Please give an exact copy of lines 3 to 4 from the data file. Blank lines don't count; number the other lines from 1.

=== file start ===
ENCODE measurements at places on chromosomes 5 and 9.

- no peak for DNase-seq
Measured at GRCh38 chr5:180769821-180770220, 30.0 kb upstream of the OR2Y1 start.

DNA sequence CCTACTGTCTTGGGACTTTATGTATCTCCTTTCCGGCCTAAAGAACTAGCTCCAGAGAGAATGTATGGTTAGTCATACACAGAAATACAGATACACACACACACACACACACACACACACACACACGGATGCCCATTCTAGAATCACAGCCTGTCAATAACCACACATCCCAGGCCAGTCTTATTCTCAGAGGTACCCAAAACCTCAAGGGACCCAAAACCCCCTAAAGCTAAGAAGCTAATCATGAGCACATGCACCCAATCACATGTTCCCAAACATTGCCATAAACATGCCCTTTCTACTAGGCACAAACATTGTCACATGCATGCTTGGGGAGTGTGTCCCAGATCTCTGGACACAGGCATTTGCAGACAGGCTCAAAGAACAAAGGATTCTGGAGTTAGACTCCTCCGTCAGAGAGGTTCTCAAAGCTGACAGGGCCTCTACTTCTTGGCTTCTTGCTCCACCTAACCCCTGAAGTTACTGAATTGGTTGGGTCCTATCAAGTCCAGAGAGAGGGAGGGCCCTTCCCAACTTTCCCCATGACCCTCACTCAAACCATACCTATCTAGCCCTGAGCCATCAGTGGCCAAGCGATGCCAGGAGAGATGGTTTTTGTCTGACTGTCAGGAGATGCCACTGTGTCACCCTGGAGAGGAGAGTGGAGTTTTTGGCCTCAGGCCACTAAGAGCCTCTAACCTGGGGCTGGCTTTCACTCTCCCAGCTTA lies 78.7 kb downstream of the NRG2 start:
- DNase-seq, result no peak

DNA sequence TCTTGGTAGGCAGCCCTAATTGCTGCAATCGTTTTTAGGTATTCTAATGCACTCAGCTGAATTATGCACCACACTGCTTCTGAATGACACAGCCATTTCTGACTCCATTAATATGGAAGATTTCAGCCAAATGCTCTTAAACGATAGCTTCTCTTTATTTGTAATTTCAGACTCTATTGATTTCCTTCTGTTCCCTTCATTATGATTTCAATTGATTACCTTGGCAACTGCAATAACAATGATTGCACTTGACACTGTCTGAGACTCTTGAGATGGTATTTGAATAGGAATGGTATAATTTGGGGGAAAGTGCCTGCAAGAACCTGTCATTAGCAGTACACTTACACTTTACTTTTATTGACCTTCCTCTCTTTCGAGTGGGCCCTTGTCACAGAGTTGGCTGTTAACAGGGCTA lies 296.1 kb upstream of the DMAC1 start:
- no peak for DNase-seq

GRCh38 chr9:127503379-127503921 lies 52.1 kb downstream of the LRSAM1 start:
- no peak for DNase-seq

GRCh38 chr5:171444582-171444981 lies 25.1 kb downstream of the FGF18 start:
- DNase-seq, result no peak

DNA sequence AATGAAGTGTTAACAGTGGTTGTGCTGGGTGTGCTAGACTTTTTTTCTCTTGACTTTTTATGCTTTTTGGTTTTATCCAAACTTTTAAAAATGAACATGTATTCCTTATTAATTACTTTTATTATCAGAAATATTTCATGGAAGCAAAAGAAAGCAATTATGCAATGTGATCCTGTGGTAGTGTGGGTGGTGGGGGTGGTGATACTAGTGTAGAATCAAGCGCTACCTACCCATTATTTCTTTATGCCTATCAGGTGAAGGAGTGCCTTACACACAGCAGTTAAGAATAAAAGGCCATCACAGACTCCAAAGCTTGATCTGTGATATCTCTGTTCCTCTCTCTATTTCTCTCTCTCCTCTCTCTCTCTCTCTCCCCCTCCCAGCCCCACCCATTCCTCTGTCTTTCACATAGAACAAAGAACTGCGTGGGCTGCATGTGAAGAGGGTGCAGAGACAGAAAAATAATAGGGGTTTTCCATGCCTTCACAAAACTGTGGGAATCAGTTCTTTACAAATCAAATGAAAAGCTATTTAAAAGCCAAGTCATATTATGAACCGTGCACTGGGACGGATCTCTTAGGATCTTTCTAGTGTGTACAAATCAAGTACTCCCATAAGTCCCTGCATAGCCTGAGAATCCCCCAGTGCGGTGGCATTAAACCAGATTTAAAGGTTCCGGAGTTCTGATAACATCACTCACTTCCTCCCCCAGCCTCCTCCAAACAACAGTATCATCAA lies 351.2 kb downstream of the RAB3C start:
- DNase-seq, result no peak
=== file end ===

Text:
Measured at GRCh38 chr5:180769821-180770220, 30.0 kb upstream of the OR2Y1 start.

DNA sequence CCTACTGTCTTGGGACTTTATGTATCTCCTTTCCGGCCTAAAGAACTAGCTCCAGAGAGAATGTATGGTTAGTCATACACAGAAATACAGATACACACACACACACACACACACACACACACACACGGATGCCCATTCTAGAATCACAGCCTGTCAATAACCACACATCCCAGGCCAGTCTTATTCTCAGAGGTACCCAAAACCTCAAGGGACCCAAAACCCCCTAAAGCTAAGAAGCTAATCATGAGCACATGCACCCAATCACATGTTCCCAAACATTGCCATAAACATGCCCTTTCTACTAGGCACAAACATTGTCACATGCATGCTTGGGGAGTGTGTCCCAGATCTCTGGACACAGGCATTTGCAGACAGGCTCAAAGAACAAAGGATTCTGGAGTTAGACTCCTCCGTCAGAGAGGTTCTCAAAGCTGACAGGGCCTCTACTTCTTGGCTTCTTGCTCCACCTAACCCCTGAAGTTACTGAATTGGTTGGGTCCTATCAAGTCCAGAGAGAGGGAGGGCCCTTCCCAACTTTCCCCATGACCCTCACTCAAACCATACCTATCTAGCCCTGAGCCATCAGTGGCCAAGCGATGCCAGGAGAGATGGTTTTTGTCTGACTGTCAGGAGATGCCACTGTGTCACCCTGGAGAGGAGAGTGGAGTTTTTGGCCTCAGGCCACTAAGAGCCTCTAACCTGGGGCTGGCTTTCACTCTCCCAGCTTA lies 78.7 kb downstream of the NRG2 start: